The lacrimal sac and nasolacrimal duct are surrounded by a wide cavernous system of veins and arteries
comparable to a cavernous body. The present study aimed to demonstrate the ultrastructure of the nervous
tissue and the localisation of neuropeptides involved in the innervation of the cavernous body, a topic not
previously investigated. Different S-100 protein antisera, neuronal markers (neuron-specific enolase, anti-
200 kDa neurofilament), neuropeptides (substance P, neuropeptide Y, calcitonin gene-related peptide,
vasoactive intestinal polypeptide) and the neuronal enzyme tyrosine hydroxylase were used to demonstrate
the distribution pattern of the nervous tissue. The ultrastructure of the innervating nerve fibres was also
examined by means of standard transmission electron microscopy.
The cavernous body contained specialised arteries and veins known as barrier arteries, capacitance veins,
and throttle veins. Perivascularly, the tissue was rich in myelinated and unmyelinated nerve fibres in a
plexus-like network. Small seromucous glands found in the region of the fundus of the lacrimal sac were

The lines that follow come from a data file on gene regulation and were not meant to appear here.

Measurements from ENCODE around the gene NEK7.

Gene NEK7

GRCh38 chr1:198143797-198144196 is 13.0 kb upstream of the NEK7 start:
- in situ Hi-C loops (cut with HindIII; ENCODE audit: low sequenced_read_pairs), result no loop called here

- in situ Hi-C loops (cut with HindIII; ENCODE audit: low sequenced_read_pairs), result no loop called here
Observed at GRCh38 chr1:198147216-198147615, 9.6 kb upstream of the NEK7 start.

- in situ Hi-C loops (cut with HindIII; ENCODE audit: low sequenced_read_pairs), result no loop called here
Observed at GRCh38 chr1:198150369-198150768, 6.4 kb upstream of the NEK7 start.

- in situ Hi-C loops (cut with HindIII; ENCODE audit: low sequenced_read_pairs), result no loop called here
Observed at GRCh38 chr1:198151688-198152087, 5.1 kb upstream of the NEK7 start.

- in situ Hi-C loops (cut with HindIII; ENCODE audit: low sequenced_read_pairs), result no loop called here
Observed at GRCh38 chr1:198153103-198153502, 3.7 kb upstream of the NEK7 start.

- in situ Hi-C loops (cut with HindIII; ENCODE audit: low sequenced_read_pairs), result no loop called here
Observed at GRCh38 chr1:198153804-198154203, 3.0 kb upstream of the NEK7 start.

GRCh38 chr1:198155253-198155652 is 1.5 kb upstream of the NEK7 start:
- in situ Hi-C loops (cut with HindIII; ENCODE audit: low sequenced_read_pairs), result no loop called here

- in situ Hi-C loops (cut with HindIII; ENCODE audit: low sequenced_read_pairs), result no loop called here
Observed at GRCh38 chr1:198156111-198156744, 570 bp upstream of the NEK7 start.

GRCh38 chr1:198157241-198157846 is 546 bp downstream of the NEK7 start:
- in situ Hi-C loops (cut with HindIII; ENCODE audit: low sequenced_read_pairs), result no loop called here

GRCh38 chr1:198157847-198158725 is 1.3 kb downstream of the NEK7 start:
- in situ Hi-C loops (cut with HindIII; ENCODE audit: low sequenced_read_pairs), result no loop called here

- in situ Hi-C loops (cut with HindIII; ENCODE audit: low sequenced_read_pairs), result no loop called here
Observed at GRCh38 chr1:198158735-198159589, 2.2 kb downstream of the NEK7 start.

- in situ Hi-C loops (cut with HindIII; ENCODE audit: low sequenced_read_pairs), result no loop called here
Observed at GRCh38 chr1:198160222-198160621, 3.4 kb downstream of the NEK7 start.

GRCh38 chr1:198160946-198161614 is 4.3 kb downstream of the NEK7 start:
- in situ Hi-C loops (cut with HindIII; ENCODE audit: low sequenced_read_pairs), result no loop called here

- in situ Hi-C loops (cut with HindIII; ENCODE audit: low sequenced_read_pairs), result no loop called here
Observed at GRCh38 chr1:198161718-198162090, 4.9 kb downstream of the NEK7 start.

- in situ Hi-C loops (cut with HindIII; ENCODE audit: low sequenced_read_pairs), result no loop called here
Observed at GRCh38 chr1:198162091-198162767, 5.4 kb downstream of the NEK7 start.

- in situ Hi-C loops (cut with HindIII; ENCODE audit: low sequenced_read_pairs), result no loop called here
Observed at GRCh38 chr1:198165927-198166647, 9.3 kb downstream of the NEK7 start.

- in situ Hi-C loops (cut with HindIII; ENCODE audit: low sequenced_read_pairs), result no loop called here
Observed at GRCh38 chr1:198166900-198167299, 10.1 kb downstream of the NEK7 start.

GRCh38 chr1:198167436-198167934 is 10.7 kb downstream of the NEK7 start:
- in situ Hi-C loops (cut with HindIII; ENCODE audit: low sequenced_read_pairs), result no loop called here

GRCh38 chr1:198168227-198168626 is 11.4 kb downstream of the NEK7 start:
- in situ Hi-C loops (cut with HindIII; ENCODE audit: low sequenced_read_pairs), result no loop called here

contacted by nerve fibres forming a plexus around their alveoli. Many nerve fibres were positive for S-100
protein (S 100), neuron-specific enolase (NSE), anti-200 kDa neurofilament (RT 97), calcitonin gene-related
peptide (CGRP), substance P (SP), tyrosine hydroxylase (TH), and neuropeptide Y (NPY). Vasoactive
intestinal polypeptide (VIP) immunoreactivity was only demonstrated adjacent to the seromucous glands.
Both the density of nerve fibres as well as the presence of various neuropeptides emphasises the neural
control of the cavernous body of the human efferent tear ducts. By means of this innervation, the specialised
blood vessels permit regulation of blood flow by opening and closing the lumen of the lacrimal passage as
effected by the engorgement and subsidence of the cavernous body, at the same time regulating tear outflow.
Related functions such as a role in the occurrence of epiphora related to emotional responses are relevant.
Moreover, malfunction in the innervation of the cavernous body may lead to disturbances in the tear
outflow cycle, ocular congestion or total occlusion of the lacrimal passages.